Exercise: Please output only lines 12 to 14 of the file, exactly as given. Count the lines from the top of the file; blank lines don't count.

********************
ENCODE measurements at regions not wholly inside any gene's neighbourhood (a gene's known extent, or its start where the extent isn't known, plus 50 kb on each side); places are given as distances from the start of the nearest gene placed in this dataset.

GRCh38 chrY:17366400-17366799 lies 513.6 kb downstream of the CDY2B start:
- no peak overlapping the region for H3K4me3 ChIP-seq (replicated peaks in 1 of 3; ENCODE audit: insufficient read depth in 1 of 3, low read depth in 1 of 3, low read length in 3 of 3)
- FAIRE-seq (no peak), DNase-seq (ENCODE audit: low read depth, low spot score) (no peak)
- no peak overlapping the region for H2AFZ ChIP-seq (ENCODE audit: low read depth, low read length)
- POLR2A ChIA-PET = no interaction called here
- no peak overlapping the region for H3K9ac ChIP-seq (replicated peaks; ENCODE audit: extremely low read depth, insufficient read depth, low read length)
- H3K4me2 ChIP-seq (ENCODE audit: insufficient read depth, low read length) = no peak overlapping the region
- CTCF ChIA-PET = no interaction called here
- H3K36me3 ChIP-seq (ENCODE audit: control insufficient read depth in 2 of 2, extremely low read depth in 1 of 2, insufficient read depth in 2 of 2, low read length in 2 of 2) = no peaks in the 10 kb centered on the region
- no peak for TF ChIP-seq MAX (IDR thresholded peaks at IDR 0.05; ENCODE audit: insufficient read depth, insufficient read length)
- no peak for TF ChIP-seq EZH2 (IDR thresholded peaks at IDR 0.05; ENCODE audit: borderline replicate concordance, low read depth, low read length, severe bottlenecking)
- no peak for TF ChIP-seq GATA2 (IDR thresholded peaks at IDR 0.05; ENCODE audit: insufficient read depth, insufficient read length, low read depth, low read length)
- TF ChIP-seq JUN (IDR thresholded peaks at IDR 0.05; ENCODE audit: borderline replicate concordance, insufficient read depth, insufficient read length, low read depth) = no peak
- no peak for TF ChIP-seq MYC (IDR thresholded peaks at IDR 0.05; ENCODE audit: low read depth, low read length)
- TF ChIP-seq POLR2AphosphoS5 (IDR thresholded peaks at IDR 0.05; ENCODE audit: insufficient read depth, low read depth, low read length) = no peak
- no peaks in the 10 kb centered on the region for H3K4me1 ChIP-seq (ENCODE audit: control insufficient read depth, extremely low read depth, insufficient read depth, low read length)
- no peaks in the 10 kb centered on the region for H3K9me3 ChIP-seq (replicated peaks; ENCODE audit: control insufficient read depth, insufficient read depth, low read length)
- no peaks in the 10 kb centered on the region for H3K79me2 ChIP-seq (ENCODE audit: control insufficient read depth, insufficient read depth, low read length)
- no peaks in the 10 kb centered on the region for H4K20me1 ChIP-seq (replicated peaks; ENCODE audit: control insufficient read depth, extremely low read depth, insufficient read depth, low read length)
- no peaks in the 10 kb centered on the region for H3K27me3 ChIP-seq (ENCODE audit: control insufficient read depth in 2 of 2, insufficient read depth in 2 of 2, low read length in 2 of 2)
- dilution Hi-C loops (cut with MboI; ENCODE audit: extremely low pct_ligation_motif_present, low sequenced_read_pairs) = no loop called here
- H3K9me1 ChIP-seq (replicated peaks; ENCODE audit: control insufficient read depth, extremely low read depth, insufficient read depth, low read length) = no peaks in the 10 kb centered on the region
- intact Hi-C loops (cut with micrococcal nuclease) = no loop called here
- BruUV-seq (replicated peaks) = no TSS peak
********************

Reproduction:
- no peak for TF ChIP-seq EZH2 (IDR thresholded peaks at IDR 0.05; ENCODE audit: borderline replicate concordance, low read depth, low read length, severe bottlenecking)
- no peak for TF ChIP-seq GATA2 (IDR thresholded peaks at IDR 0.05; ENCODE audit: insufficient read depth, insufficient read length, low read depth, low read length)
- TF ChIP-seq JUN (IDR thresholded peaks at IDR 0.05; ENCODE audit: borderline replicate concordance, insufficient read depth, insufficient read length, low read depth) = no peak